“However, the warm welcome of the Nagu people has made a difference. And despite their initial reservations, the islanders now feel that it is the refugees who have brought them something.”  More.

In this Al Jazeera story by Thomas Bruckner, refugees are reviving faded Italian villages.

“The village of Riace had seen its population drop from 2,500 to 400 since the 1990s, when people moved to northern Italy for better economic opportunities.

“Domenico Lucano, Mayor of Riace, saw the flow of refugees in Italy as an opportunity. ‘We have been welcoming refugees with open arms for the past 15 years. [They have] saved our village,’ Lucano explained.

“The resourceful mayor first acted on this opportunity in 1998, when a boat with 218 Kurdish refugees on their way to Greece got stranded on a beach in Riace. This is when Lucano first proposed that the refugees should stay in the village and take over the homes and apartments that had been left vacant by the migrating former residents of the town.

“The mayor helped to facilitate the integration by establishing a ‘refugees welcome’ project, which is now spreading through neighbouring towns.”

Here’s a PBS story by Jason M. Breslow about a small town in Germany that wants more population. “With Goslar’s population shrinking by around 2,000 people per year as young people flee to bigger cities and older residents die, [Mayor Oliver] Junk sees refugees as key to the town’s future.

“ ‘Europeans must welcome and integrate refugees, accepting that they are not a burden but a great opportunity,’ Junk wrote in an op-ed published last month in the policy journal Europe’s World.”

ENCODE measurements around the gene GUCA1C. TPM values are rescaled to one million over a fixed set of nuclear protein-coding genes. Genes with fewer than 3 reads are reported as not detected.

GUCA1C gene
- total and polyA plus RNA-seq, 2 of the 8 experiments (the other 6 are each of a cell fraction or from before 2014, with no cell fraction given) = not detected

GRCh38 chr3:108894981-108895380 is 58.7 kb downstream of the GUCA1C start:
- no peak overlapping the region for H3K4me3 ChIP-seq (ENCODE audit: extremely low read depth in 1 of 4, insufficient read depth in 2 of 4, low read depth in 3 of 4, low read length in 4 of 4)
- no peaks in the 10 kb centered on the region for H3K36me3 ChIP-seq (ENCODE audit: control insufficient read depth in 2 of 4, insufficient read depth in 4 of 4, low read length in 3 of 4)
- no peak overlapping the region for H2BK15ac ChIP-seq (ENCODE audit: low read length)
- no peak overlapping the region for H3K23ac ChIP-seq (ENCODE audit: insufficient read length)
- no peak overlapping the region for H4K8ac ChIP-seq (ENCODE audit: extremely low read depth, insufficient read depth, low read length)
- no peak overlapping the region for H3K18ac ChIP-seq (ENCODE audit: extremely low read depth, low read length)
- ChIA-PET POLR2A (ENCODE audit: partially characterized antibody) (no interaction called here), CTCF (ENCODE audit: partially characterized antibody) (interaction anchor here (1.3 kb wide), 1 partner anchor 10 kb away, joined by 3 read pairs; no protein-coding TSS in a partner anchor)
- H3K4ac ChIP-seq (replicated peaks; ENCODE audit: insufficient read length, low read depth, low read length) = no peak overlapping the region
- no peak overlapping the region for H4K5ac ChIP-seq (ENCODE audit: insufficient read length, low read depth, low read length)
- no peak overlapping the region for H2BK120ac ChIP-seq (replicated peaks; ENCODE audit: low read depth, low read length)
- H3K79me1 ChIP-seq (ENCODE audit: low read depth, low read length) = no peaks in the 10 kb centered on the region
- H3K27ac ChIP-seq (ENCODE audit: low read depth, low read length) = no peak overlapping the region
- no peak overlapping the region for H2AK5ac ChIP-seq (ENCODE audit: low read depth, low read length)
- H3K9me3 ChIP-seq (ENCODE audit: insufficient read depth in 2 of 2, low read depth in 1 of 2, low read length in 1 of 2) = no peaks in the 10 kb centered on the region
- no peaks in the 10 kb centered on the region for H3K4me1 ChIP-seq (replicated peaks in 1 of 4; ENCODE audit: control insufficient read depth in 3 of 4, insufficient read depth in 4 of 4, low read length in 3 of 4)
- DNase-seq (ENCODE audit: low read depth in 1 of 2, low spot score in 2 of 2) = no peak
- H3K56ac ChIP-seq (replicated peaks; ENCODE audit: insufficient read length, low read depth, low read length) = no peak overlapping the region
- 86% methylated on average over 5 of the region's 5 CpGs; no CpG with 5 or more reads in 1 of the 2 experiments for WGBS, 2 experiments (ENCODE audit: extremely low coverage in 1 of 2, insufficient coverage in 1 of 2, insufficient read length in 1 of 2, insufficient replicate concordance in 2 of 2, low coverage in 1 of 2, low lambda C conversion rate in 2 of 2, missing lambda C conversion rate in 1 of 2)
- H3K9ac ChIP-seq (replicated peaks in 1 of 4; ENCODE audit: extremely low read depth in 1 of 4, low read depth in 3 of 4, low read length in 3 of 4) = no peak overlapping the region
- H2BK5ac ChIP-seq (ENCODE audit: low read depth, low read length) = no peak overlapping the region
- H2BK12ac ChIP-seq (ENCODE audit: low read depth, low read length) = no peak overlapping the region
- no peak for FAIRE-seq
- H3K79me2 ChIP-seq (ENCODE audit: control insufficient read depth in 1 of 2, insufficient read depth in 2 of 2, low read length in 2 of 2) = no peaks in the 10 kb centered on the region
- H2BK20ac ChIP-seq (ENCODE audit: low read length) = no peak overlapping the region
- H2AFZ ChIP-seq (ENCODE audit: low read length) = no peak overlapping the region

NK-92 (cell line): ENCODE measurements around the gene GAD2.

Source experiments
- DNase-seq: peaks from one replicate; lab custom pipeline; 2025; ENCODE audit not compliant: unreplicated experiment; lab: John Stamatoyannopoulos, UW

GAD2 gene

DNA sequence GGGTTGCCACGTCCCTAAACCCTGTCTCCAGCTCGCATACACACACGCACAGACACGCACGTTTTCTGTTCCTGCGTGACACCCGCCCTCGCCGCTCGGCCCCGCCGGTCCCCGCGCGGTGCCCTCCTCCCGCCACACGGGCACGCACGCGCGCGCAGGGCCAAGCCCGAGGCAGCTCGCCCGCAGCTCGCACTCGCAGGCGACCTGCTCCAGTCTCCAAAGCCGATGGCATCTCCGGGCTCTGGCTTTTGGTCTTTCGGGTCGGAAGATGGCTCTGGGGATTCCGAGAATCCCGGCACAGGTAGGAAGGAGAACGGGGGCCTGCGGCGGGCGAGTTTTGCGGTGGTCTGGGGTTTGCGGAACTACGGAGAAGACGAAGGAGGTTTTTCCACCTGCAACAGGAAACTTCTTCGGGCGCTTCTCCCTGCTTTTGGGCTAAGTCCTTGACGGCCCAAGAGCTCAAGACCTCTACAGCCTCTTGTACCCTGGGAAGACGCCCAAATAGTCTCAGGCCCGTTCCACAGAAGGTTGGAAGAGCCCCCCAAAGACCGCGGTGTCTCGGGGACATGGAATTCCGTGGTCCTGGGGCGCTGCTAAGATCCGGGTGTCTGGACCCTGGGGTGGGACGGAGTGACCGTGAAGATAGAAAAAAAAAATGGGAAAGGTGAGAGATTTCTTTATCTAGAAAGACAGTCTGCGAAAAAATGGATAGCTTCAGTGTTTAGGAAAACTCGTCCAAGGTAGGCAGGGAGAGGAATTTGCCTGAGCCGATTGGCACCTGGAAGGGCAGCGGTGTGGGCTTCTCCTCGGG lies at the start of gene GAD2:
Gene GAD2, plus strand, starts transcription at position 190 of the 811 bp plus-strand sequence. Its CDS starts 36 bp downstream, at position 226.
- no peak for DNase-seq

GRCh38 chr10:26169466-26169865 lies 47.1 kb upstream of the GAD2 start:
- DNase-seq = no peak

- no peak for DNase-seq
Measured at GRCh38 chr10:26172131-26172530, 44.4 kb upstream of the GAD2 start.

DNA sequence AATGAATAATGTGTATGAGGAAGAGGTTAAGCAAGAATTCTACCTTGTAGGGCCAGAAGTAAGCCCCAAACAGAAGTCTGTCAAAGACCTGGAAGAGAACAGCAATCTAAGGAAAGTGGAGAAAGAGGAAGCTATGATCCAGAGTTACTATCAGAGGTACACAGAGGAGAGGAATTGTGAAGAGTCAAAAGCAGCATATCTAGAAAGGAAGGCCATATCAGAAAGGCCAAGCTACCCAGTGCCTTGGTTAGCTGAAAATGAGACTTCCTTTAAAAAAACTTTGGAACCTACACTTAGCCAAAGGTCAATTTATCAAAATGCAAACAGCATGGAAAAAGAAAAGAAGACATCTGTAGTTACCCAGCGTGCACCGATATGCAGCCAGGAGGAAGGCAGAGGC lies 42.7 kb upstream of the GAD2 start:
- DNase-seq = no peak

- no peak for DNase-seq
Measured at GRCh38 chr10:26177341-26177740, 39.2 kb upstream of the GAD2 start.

The mayor has also said, “Anyone who tells me Germany is full up, or that we can’t afford them, I say think of our past, and of the future. Of course we can afford them – we’re a rich country, and we have a duty to help those in need.’ ” More from PBS.

And here’s a story closer to home. Brian MacQuarrie writes at the Boston Globe about Rutland, Vermont, and its interest in refugees.

“Mayor Christopher Louras has unveiled a plan, developed in near-secrecy, to resettle 100 Syrian refugees who fled the onslaught of the Islamic State and are exiled in sprawling Jordanian camps. …

“Most residents appear ready to welcome the refugees, mindful of the harrowing images of Syrians desperately seeking refuge outside their ravaged country….

“ ‘The benefits, economically and culturally, that we will recognize is exactly what the community needs at this time,’ said Louras, the grandson of a Greek immigrant who fled the Ottoman Turks a century ago. ‘As much as I want to say it’s for compassionate reasons, I realize that there is not a vibrant, growing, successful community in the country right now that is not embracing new Americans.’ ” More at the Globe.

Photo: Giles Duley/UNCHR